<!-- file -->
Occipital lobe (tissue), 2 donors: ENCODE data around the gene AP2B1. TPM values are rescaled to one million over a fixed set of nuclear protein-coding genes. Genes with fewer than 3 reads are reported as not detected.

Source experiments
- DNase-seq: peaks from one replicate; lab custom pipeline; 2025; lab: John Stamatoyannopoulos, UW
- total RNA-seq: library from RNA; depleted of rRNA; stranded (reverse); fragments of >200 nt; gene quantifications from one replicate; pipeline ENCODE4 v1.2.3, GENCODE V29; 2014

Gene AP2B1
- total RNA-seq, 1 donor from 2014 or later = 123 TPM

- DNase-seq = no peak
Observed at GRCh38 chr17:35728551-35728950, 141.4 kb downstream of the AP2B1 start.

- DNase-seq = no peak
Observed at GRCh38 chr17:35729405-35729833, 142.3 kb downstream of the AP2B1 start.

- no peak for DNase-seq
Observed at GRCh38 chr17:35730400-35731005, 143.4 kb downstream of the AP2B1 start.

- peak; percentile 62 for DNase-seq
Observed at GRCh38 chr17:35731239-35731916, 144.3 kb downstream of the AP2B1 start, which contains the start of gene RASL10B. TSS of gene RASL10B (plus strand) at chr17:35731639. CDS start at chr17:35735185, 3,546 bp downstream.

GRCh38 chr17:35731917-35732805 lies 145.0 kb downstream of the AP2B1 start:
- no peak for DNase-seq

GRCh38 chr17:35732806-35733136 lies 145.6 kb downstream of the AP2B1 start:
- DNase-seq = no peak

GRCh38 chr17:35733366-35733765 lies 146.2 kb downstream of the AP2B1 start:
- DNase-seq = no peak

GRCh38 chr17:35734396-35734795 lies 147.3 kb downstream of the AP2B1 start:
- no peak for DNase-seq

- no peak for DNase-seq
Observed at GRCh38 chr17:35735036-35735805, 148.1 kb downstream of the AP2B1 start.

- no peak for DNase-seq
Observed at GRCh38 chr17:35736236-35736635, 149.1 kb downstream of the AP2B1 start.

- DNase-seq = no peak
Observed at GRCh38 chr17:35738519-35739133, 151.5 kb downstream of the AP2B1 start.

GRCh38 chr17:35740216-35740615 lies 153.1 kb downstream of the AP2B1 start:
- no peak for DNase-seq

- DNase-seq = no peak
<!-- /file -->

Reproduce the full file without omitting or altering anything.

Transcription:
Occipital lobe (tissue), 2 donors: ENCODE data around the gene AP2B1. TPM values are rescaled to one million over a fixed set of nuclear protein-coding genes. Genes with fewer than 3 reads are reported as not detected.

Source experiments
- DNase-seq: peaks from one replicate; lab custom pipeline; 2025; lab: John Stamatoyannopoulos, UW
- total RNA-seq: library from RNA; depleted of rRNA; stranded (reverse); fragments of >200 nt; gene quantifications from one replicate; pipeline ENCODE4 v1.2.3, GENCODE V29; 2014

Gene AP2B1
- total RNA-seq, 1 donor from 2014 or later = 123 TPM

- DNase-seq = no peak
Observed at GRCh38 chr17:35728551-35728950, 141.4 kb downstream of the AP2B1 start.

- DNase-seq = no peak
Observed at GRCh38 chr17:35729405-35729833, 142.3 kb downstream of the AP2B1 start.

- no peak for DNase-seq
Observed at GRCh38 chr17:35730400-35731005, 143.4 kb downstream of the AP2B1 start.

- peak; percentile 62 for DNase-seq
Observed at GRCh38 chr17:35731239-35731916, 144.3 kb downstream of the AP2B1 start, which contains the start of gene RASL10B. TSS of gene RASL10B (plus strand) at chr17:35731639. CDS start at chr17:35735185, 3,546 bp downstream.

GRCh38 chr17:35731917-35732805 lies 145.0 kb downstream of the AP2B1 start:
- no peak for DNase-seq

GRCh38 chr17:35732806-35733136 lies 145.6 kb downstream of the AP2B1 start:
- DNase-seq = no peak

GRCh38 chr17:35733366-35733765 lies 146.2 kb downstream of the AP2B1 start:
- DNase-seq = no peak

GRCh38 chr17:35734396-35734795 lies 147.3 kb downstream of the AP2B1 start:
- no peak for DNase-seq

- no peak for DNase-seq
Observed at GRCh38 chr17:35735036-35735805, 148.1 kb downstream of the AP2B1 start.

- no peak for DNase-seq
Observed at GRCh38 chr17:35736236-35736635, 149.1 kb downstream of the AP2B1 start.

- DNase-seq = no peak
Observed at GRCh38 chr17:35738519-35739133, 151.5 kb downstream of the AP2B1 start.

GRCh38 chr17:35740216-35740615 lies 153.1 kb downstream of the AP2B1 start:
- no peak for DNase-seq

- DNase-seq = no peak